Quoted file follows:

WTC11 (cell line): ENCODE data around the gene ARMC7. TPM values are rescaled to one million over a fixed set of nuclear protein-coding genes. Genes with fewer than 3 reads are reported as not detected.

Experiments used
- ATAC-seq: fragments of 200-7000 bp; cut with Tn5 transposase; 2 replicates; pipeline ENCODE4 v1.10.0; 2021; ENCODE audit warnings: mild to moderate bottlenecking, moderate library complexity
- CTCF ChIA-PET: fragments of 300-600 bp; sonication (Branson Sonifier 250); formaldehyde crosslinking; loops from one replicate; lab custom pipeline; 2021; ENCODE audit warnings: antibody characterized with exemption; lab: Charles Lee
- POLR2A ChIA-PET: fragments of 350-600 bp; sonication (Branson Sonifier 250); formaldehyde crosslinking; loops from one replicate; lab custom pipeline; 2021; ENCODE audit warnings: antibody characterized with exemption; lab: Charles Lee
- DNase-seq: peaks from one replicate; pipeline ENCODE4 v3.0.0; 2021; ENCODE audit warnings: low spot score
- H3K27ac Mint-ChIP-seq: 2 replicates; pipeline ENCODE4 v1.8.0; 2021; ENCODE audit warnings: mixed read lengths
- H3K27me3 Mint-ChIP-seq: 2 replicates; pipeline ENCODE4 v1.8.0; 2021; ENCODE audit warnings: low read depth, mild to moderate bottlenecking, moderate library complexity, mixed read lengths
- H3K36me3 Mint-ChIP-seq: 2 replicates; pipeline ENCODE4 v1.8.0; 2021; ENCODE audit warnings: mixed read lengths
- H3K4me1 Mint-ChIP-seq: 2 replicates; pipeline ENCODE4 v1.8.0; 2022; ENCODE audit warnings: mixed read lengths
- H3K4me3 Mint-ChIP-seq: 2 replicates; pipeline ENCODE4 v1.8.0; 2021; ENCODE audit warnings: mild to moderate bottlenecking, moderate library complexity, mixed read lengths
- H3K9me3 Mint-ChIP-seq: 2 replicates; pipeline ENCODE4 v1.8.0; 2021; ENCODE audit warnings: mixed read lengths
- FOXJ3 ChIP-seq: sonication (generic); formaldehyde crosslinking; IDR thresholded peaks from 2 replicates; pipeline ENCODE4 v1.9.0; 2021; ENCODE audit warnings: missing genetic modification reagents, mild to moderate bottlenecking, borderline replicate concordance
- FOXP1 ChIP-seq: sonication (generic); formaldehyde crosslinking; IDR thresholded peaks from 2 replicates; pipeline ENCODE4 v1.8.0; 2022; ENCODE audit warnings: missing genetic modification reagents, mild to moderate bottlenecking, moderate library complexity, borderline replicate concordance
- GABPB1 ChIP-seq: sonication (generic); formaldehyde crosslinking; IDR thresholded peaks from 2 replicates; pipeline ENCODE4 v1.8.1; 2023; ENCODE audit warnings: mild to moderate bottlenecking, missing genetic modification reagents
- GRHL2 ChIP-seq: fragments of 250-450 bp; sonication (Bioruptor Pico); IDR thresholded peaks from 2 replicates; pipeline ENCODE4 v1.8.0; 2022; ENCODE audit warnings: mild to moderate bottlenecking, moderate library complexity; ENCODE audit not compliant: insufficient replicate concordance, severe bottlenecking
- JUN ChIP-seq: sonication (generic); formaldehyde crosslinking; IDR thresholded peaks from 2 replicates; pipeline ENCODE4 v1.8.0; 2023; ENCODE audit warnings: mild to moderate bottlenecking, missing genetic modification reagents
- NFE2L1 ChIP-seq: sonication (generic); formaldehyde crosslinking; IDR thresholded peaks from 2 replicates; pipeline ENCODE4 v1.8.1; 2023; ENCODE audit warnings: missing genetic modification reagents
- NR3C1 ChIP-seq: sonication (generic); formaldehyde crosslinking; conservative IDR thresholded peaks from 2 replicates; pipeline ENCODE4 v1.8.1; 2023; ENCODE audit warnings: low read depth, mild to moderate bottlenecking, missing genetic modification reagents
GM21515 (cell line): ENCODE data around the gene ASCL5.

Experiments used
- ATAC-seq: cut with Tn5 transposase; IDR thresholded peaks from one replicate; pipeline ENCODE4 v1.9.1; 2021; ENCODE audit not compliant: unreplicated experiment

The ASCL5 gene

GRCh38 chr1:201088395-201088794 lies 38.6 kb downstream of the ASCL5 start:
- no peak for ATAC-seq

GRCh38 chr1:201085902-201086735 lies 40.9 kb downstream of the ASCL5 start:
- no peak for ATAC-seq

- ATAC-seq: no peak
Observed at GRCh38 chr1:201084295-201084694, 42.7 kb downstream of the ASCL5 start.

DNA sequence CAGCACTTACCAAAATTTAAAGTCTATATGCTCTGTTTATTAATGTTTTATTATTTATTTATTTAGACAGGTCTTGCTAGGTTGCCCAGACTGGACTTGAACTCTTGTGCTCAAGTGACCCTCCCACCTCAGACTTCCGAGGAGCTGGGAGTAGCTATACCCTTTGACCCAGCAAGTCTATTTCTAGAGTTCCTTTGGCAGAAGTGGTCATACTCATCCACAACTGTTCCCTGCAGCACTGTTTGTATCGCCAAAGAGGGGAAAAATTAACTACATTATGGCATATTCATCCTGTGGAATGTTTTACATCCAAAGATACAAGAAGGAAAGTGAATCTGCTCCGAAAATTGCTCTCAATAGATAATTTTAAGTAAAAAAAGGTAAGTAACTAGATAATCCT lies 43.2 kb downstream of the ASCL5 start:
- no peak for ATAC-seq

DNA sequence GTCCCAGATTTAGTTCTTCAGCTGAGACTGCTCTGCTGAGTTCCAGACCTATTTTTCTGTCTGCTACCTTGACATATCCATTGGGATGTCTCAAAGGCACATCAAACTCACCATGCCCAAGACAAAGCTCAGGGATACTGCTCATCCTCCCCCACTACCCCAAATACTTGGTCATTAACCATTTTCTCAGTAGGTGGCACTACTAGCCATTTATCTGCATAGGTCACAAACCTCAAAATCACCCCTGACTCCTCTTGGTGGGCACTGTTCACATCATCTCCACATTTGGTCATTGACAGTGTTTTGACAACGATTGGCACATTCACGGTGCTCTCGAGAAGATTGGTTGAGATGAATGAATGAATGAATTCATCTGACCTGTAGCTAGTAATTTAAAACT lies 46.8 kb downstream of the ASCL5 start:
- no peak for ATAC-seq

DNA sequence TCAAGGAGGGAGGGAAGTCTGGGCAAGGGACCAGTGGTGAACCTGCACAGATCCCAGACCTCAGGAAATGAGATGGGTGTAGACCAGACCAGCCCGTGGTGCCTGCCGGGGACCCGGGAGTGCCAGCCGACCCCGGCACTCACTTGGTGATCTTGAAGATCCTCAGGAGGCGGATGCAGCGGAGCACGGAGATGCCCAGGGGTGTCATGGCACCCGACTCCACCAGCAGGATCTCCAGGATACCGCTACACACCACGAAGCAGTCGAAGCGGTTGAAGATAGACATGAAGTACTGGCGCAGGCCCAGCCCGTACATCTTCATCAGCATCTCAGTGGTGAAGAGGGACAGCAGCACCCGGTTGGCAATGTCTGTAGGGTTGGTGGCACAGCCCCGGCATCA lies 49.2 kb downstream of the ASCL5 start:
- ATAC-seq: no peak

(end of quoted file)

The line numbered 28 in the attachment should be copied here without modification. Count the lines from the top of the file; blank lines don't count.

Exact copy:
- ATAC-seq: no peak